Freshman Student Retention Rates at Boise State Rise, Despite National Drop

First-year students are returning in greater numbers to the Boise State University campus for a second year, despite a national decline in freshman retention rates.

According to an annual survey conducted by ACT Inc., the percentage of freshmen across the nation returning to their first-year colleges dropped from 68 percent in 2006-07 to just 66 percent a year later. Over that same time period, retention rates at Boise State rose from 63 percent to 68 percent., putting Boise State’s retention rate above the national average.

“We are very pleased that our freshman retention rate has shown such positive improvement, especially in light of national trends to the contrary,” said Sona Andrews, provost and vice president for academic affairs. “We are especially excited to note that this improvement is the result of strategic planning and action on the part of the university to ensure student success.”

In 2004, Boise State created a freshman success task force to determine why students do or do not return for a second year, review the effectiveness of current campus programs and make recommendations on services that would increase the likelihood of retaining first-year students. The result was the Freshman Success Task Force Action Plan, unveiled in spring 2006.

Recommendations for improvement identified in the plan include areas of staffing, orientation, learning in math, student services, and academic and career advising.

Specific actions taken to address retention include:
• Enhanced advising: Six new academic adviser positions have been created to support general and college-based advising, and students without academic advisers have been identified and assigned. In addition, the Finish in Four program was instituted to encourage and assist students in graduating within four years.
• First-year student programs: Summer orientation has been expanded to a two-day, overnight experience in order to build community and focus on academics. University 101 freshman seminars, living-learning communities and residential colleges are helping students connect to other students, faculty and campus services.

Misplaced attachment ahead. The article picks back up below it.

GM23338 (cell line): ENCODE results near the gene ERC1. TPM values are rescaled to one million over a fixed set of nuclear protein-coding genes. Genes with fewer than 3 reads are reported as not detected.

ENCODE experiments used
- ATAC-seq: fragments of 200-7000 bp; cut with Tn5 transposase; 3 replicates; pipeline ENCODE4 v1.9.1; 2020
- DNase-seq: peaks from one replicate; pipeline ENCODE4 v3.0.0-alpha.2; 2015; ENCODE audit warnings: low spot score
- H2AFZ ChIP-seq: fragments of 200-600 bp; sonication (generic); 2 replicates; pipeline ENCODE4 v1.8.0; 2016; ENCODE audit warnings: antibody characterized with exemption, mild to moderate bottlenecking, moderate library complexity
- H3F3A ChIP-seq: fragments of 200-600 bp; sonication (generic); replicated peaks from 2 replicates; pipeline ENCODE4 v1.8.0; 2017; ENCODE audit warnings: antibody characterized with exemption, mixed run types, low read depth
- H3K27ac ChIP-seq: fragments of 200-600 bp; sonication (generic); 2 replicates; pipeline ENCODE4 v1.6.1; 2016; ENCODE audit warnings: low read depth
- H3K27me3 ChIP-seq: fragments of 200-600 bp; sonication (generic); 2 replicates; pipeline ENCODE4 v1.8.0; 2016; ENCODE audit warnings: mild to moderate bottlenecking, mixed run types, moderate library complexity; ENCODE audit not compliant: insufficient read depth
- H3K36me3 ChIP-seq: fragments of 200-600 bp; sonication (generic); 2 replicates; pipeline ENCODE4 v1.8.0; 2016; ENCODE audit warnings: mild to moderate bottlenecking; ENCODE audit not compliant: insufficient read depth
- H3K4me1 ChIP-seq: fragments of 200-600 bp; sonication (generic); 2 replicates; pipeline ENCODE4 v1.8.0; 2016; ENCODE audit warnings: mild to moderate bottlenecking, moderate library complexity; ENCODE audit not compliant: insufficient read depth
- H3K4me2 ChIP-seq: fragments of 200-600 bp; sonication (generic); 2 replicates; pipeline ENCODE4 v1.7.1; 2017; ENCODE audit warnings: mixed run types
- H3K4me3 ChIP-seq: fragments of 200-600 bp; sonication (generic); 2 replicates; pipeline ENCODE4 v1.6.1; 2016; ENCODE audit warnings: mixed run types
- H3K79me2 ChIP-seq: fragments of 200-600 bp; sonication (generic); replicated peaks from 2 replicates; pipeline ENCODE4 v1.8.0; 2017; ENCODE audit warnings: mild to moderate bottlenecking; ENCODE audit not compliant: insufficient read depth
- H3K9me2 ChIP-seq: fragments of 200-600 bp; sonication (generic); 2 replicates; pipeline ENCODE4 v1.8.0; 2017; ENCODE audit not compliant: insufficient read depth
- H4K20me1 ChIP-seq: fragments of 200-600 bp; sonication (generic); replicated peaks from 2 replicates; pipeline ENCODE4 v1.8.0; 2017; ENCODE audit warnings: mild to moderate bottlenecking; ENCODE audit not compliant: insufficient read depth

• Increased faculty-student interaction: Interaction with faculty both inside and outside of the classroom has proven to be an important factor in student success. Initiatives have been implemented to increase internships, learning communities and faculty mentoring. In addition, full- and part-time faculty members have greater support for teaching introductory classes so that positive relationships can be cultivated with students early in their academic careers.
• Increased employment opportunities: Students cite finances as the top reason for leaving college. Working on campus not only provides financial resources, it also increases student engagement in campus life. Several strategies have been implemented to increase employment opportunities on campus, including involvement in the Family Literacy program as a way to serve the community, and newly created Undergraduate Research and Teaching Assistantship work-study positions.
• Remedial math success: Lack of success in math has long been a barrier for students. To address this problem, course structures in math have been dramatically changed to allow students more time with instructors, increased instructor preparation and more effective assessments to ensure that students are placed in the appropriate math class.

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